However, I am human, and when I see an egregious lie posted as fact I have to respond. (And it has to be a really BIG lie to make me comment.) This time I simply stated an irrefutable, provable scientific truth. So guess what? The platform froze my account, then sent me a cloyingly polite little note saying my post had been flagged as being hurtful of some people’s feelings.

What? An account is frozen because a factual statement of truth is ‘hurtful to some people’s feelings”??? It is indeed the truth...

They then said I could be completely reinstated by deleting the ‘offensive’ post. 

Hmmm - so if I want to be allowed back in the ‘tribe’ all I have to do is deny an irrefutable scientific fact - and agree to a deliberate untruth. Bad bargain. I protested, telling them I was not going to defame my honor by underwriting a lie, and since my account was locked I had no way of closing/deleting the whole account - and believe me, I tried. So I asked them to close and delete the account for me and we could call it quits.

Not surprisingly they refused. Apparently I not only have to sacrifice my honor and honesty, but I have to kowtow to their rules and delete the truth before I can sever our relationship. That’s scary. Needless to say, we are at a stalemate - I will not sacrifice the truth to have a platform on which I can sell my books. Period.

So what is the purpose of this little screed besides some personal venting? Well, this attitude affects every writer out there. Why should we be expected to allow someone - censor, Mrs. Grundy, monolithic corporation, government, anyone - to dictate unilaterally to us what we can and cannot write - especially when it is the truth? And before you say ‘truth is relative’ sometimes it isn’t. An irrefutable fact is an irrefutable fact - if you turn loose of a rock, it will fall down, not up. If you cut a piece of meat in half, you cannot make it truly whole again. You cannot cut off a person’s head then stick it back on and expect him to be the same. More frivolously, you cannot eat your cake and have it too. Some things just are, and cannot be changed simply because we want them to be - or because they “might hurt someone’s feelings.”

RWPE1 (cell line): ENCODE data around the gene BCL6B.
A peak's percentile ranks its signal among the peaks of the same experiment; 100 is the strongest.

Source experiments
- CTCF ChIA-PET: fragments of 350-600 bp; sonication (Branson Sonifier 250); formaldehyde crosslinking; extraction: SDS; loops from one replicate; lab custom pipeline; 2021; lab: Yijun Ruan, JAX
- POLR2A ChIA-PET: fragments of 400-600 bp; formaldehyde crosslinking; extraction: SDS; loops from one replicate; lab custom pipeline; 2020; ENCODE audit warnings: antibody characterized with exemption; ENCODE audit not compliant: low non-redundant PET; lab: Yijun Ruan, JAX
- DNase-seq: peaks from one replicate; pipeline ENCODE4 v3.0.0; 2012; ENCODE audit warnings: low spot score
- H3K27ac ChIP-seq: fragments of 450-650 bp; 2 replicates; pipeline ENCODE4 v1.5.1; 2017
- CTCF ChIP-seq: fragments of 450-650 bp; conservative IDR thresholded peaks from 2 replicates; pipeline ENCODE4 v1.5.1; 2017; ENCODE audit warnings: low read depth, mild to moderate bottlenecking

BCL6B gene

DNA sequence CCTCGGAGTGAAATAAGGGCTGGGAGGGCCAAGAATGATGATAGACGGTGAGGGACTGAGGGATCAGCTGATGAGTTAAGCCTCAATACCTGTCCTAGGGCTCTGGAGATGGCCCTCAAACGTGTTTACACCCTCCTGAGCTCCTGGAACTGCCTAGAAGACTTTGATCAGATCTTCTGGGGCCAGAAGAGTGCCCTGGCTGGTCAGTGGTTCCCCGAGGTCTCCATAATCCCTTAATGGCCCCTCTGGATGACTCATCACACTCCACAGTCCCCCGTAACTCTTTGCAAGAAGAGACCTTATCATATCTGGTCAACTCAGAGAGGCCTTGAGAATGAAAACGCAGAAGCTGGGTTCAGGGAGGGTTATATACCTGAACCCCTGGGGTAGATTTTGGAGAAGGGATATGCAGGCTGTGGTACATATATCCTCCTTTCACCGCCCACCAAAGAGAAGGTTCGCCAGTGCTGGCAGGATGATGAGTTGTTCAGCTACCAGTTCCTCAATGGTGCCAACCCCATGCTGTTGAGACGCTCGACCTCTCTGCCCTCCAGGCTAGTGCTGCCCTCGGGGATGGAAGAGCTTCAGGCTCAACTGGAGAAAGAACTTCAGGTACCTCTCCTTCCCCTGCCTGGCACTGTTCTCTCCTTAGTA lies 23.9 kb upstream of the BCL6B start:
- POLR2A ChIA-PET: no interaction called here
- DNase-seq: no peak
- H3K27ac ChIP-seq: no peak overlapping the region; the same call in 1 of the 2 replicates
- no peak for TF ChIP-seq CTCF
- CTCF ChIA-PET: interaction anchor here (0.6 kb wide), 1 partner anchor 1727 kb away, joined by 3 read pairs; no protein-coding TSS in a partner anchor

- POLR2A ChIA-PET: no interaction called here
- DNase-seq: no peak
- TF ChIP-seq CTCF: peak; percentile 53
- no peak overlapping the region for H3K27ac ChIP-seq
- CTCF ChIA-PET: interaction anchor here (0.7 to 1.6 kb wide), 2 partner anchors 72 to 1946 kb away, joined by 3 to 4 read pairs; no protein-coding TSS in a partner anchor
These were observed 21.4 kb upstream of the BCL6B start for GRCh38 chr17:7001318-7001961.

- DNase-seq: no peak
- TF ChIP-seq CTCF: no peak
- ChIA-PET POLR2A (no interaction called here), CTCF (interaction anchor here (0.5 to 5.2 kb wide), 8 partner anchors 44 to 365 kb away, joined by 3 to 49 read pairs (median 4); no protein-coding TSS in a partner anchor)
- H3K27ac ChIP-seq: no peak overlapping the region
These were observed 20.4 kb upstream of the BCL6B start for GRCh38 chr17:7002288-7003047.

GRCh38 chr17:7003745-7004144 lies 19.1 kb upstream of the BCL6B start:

Now there are those who will say social media is a contract between individuals and media, meaning the individual corporations which have the freedom to say what will and will not be said upon their platforms, and in a way that is true - I am a great believer in corporate freedom. If this or any social media platform chooses to play that way, I can choose not to play with them. However distasteful I might find their actions, they are certainly within their rights to be as dictatorial as they choose. If someone doesn’t like what they are doing, they can leave and go to another platform they find more to their liking. What I object to is that this repugnant practice is it is becoming so prevalent over every branch of communication - including magazines, movies, television and books.

What if someone decrees you cannot write a mystery with a ____ (insert classification of choice here, such as man, woman, child, straight, homosexual, black, white, Asian... whatever) as the villain? Or that you cannot ever have more than two dead bodies in a single book? What if we are ordered that no one in a story can come from a such-and-such background, or be of (or not be of) a such-and-such socio-economic/racial/sexual group? That’s censorship, plain and simple.

Nor is the problem confined to social media. Not long ago a scandal erupted in Romance Writers of America about their yearly award. It used to be called the Rita, but I believe now the name has been changed to the Vivian, but egregious as the change was, that’s not the problem. The book which won was about the romance of a man who had years before as a soldier had taken part in a military action against some Indian tribe. In the intervening years between then and the beginning of the book he had reformed and found the love of his life, which was the main thrust of the story. 

The fact that this book won enraged the PC agitators in the crowd, who claimed that since he had once been involved in a massacre of Indians he should never be a romantic hero, whether he had reformed or not. He didn’t, according to some of the more vocal critics, deserve a happy ending and could never even receive redemption or God’s forgiveness.